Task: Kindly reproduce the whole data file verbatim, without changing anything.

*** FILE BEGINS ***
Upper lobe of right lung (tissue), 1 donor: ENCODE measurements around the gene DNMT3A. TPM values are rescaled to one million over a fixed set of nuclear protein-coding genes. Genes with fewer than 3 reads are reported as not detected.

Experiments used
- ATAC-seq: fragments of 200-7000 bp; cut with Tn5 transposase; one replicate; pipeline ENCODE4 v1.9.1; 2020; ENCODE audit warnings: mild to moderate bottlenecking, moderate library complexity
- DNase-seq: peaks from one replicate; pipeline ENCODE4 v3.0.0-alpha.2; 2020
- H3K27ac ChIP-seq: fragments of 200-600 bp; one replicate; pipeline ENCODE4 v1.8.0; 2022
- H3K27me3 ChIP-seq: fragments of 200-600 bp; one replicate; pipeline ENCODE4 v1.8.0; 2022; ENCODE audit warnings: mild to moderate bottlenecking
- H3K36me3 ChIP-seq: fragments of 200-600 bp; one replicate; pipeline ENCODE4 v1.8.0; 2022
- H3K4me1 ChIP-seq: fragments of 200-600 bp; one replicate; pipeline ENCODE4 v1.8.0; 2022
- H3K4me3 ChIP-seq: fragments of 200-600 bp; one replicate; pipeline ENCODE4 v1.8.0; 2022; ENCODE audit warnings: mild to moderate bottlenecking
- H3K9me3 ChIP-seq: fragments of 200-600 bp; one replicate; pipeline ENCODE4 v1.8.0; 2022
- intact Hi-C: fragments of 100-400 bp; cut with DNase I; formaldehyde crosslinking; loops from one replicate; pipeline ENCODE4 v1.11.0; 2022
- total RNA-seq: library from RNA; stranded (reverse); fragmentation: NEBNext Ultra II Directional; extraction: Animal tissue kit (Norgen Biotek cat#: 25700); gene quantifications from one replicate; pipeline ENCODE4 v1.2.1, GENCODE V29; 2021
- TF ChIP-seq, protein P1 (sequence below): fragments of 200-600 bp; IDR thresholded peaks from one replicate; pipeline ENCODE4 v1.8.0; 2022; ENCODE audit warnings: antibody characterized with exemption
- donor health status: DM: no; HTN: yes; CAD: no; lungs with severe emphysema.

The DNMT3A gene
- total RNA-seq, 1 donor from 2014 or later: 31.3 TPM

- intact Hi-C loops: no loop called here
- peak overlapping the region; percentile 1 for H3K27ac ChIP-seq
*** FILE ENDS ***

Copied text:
Upper lobe of right lung (tissue), 1 donor: ENCODE measurements around the gene DNMT3A. TPM values are rescaled to one million over a fixed set of nuclear protein-coding genes. Genes with fewer than 3 reads are reported as not detected.

Experiments used
- ATAC-seq: fragments of 200-7000 bp; cut with Tn5 transposase; one replicate; pipeline ENCODE4 v1.9.1; 2020; ENCODE audit warnings: mild to moderate bottlenecking, moderate library complexity
- DNase-seq: peaks from one replicate; pipeline ENCODE4 v3.0.0-alpha.2; 2020
- H3K27ac ChIP-seq: fragments of 200-600 bp; one replicate; pipeline ENCODE4 v1.8.0; 2022
- H3K27me3 ChIP-seq: fragments of 200-600 bp; one replicate; pipeline ENCODE4 v1.8.0; 2022; ENCODE audit warnings: mild to moderate bottlenecking
- H3K36me3 ChIP-seq: fragments of 200-600 bp; one replicate; pipeline ENCODE4 v1.8.0; 2022
- H3K4me1 ChIP-seq: fragments of 200-600 bp; one replicate; pipeline ENCODE4 v1.8.0; 2022
- H3K4me3 ChIP-seq: fragments of 200-600 bp; one replicate; pipeline ENCODE4 v1.8.0; 2022; ENCODE audit warnings: mild to moderate bottlenecking
- H3K9me3 ChIP-seq: fragments of 200-600 bp; one replicate; pipeline ENCODE4 v1.8.0; 2022
- intact Hi-C: fragments of 100-400 bp; cut with DNase I; formaldehyde crosslinking; loops from one replicate; pipeline ENCODE4 v1.11.0; 2022
- total RNA-seq: library from RNA; stranded (reverse); fragmentation: NEBNext Ultra II Directional; extraction: Animal tissue kit (Norgen Biotek cat#: 25700); gene quantifications from one replicate; pipeline ENCODE4 v1.2.1, GENCODE V29; 2021
- TF ChIP-seq, protein P1 (sequence below): fragments of 200-600 bp; IDR thresholded peaks from one replicate; pipeline ENCODE4 v1.8.0; 2022; ENCODE audit warnings: antibody characterized with exemption
- donor health status: DM: no; HTN: yes; CAD: no; lungs with severe emphysema.

The DNMT3A gene
- total RNA-seq, 1 donor from 2014 or later: 31.3 TPM

- intact Hi-C loops: no loop called here
- peak overlapping the region; percentile 1 for H3K27ac ChIP-seq